You don’t have to travel farto enjoy the museums of North Central Texas. Plan a tour of these museums for a more "sustainable" vacation.
American Airlines C.R. Smith Museum Films, videos, interactive displays, hands-on exhibits. It is dedicated solely tocommercial aviation and is a history of American Airlines. The museum opened inJuly 1993 and is named for the father of American Airlines, C.R. Smith. 4601Texas Highway 360 at FAA Road, Fort Worth 817 967-1560. Directions: From Airport Freeway, just south of DFW Airport, go south on Highway 360. Exit FAA Road. Free for many years, it now has admittance fees. Call forhours.
BC Vintage Flying Museum See a B-17 Flying Fortress andWWII memorabilia and artifact exhibits. Twenty aircraft are on exhibit, severalof which are extremely rare. Additional displays include a dedicated reciprocal and jet engine room, an FAA Aviation Education ResourceCenter, and unique aircraft model exhibits. The museum has a gift shop. Located southeast of MeachamAirfield at 505 NW 38th St, Hanger 33 South, Fort Worth 817 624-1935. Admittance fees. Only open on week-ends.
Frontiers of Flight Museum Features the history of aviation from the first ideas of flight ’til present; from the earliest balloon flights through the first space programs. The museum contains such interesting exhibits as a piece of the fabric from the Wright Flyer, a charred remnant and the radio operator’s chair from the Hindenburg, the fur parka of Rear Admiral Richard Byrd, as well as one of the first aviator’s licenses issued in the US. Eras in aviation are explored through mounted exhibits. The Aviation Opportunities exhibit is quite interesting. History: Collection was begun at UT Austin with donation of George Haddaway’s collection of aviation artifacts and memorabilia. Moved to UT Dallas in 1978, and then to Love Field’s second story in 1990, then to present location on Lemmon Avenue. Love Field, built as a Navy air base, was a World War I and II training base, eventually becoming a commercial airport that is still in use by the City of Dallas. ‘Ma and Pa’ Vencil (Mr/Mrs Troy Vencil) lived on Love Field and parented the pilots in the early days of aviation. Located on the southeast side of Dallas Love Field at 6911 Lemmon Av, Dallas, 214 350-3600. Open daily; call for hours; entrance fees.
History of Aviation Collection Primarily a research center at the University of Texas at Dallas, but also houses model aircraft and aviation artifacts. LTV/Chance Vought played an important part in the development of the aerospace industry in Texas. The History of Aviation Collection has a small online exhibit of historic LTV/Chance Vought photographs as well as material on the history of LTV/Chance Vought from its origins to the 1980s. There are many interesting components of this collection, often not available anywhere else. Much of the collection is now housed at the Frontiers of Flight Museum. Admittance is free but call for times museum is open. 2601 N Floyd Rd @ Campbell, Richardson 972 690-2996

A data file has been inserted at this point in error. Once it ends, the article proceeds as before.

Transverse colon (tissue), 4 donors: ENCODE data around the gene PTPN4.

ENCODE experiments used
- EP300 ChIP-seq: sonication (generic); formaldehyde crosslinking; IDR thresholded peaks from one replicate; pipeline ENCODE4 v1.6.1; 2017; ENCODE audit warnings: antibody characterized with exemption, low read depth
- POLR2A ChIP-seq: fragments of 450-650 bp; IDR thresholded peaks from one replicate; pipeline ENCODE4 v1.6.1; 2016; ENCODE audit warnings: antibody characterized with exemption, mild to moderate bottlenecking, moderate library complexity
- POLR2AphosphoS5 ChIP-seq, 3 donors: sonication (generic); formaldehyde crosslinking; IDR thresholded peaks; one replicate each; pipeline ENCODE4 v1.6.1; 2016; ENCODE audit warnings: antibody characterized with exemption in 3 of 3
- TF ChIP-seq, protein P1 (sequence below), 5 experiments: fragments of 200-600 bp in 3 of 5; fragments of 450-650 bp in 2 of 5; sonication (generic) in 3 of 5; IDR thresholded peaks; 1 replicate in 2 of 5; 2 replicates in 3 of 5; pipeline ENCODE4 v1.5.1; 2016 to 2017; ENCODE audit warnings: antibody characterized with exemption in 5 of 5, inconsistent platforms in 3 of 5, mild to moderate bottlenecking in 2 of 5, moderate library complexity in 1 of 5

Terrell Heritage Museum 2000 British cadets trained in Terrell during WWII and museum houses a No. 1 British Flying Training School Association display, Texas-Midland Railroad memorabilia, 1912 Estes pipe organ, various items of history of city of Terrell. The museum is housed in the 1904 Carnegie Library, an interesting and beautiful old building in itself. Although admission is free, the hours for this museum vary. It is also open by appointment. 207 N Francis St, Terrell, 972-524-6082.
Whatever happened to:
Pate Museum of Transportation closed. Thismuseum opened in 1969 by the Pate brothers and was closed in 2009 after heirs tried unsuccessfully to relocate the museum. This museum was always an item of interest to car aficionados and to travelers on Hwy 377 heading south from Fort Worth. Over forty vehicles from the horse-and-buggy era forward were auctioned on June 5, 2010, for over $1,900,000. Heir Sharon Pate said the auction proceeds went to the Pate Foundation and will eventually go to charities.
Silent Wings Museum moved out ofthis area. The museum opened in Terrell in 1984 because military glider pilotshad trained there during WWII. It housed memorabilia, weapons, and medals.Magazines and newspapers explained the roles of glider pilots, tow pilots, andparatroopers. Combat and trainer films were shown. In October 2002, the formerSouth Plains Army Airfield site opened the new Silent Wings Museum in Lubbock,Texas, with the restored CG-4A glider as the centerpiece of the exhibits. Themuseum is still acquiring artifacts. If you have a donation, contact the MuseumCurator at 806 775-2047.
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